Plenty of things contributed to the Twins' 10-17 record through 27 games, including slow starts and subsequent injuries to Miguel Sano and Byron Buxton as well as the 80-game suspension for shortstop Jorge Polanco.

No. 1 on the list of why the Twins struggled early, though, was this: Cumulatively, the significant players they added in the offseason were bad. And even the ones who had performed decently had failed at the worst times.

As such, the three victories Friday-Sunday in Chicago must have been more what Twins bosses Derek Falvey and Thad Levine had in mind when they signed pitchers Lance Lynn, Addison Reed and Fernando Rodney, traded for pitcher Jake Odorizzi and signed first baseman/designated hitter Logan Morrison.

Entering the weekend, those five players added up to minus-0.1 Wins Above Replacement, per Baseball Reference. That is to say the five biggest offseason acquisitions for the Twins had contributed less to winning this season than replacement level players (essentially defined as a minor league call-up) would be expected to produce.

All five of those players make the top 10 list of team payroll. Lynn signed late (for $12 million) and struggled mightily with his command — giving up 27 hits and 23 walks in 23⅔ innings spanning five starts. Not surprisingly, he entered the weekend 0-3 and the Twins had lost all five of his starts.

Finally on Saturday he showed evidence of his value and track record, pitching six solid innings with seven strikeouts and zero walks in a victory.

Rodney already had three blown saves as the closer this season, and another game he lost after entering tied. This weekend he had two clean saves, reminding us there is an upside to the Fernando Rodney Experience.

Reed has been about as advertised, but when he's been bad it's been particularly damaging. But he, too, rebounded from allowing recent walk-off home runs with strong relief work Sunday.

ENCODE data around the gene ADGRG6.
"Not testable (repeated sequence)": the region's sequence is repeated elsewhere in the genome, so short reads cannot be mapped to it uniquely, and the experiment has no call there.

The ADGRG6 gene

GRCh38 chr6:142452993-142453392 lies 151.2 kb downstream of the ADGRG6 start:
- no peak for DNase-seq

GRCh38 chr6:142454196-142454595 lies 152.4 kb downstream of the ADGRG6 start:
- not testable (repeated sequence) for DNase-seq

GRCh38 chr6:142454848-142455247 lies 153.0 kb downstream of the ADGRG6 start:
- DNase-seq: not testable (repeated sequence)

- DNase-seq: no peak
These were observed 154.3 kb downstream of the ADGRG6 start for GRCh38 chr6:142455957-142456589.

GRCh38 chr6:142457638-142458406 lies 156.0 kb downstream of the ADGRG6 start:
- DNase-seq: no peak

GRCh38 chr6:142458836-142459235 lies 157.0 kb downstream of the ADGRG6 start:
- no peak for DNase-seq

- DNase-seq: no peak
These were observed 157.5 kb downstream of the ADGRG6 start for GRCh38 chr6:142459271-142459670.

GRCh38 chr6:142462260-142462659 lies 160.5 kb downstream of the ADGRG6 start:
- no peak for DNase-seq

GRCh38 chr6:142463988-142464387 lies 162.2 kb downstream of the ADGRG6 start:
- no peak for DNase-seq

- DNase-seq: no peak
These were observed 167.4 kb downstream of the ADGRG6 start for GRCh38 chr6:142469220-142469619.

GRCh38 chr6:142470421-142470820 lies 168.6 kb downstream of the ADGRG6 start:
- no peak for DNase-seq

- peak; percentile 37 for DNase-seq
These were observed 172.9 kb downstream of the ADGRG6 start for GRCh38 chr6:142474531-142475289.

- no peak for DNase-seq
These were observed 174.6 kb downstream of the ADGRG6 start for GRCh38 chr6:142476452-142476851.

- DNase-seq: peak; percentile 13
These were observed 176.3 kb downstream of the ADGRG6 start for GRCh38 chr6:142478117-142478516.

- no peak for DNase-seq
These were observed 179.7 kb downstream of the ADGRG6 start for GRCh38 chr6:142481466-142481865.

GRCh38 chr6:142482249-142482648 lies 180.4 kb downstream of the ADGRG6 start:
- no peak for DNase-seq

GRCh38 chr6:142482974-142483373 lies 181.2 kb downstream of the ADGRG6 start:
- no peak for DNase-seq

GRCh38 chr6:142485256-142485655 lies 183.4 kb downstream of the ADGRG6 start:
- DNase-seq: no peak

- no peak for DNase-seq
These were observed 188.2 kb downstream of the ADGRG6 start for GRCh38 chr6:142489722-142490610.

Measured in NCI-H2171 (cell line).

Morrison has shown signs of life recently, while Odorizzi has been decent all year.

The "good" news amid the early struggle for the Twins was that all five were acquired for a reason and, particularly Lynn and Morrison, figured to turn things around. Evidence of that is now here, and even though 13-17 is not a preferred record it's better than it was only a few days ago.

The Twins also have still played only five games against Chicago, Detroit and Kansas City — all against the White Sox, against whom the Twins are 4-1. That means they have 52 left (close to 40 percent of their remaining schedule) against three teams projected to be among the very worst in the majors this season.

Feasting on weak teams in the American League Central was a hallmark of the division-winning teams of the Twins in the 2000s, and it could be the recipe again this year.

A favorable schedule means nothing, though, without better play. Increased production from key additions plus the eventual return of Buxton, Sano and Ervin Santana could help the Twins continue to reverse course in a hurry.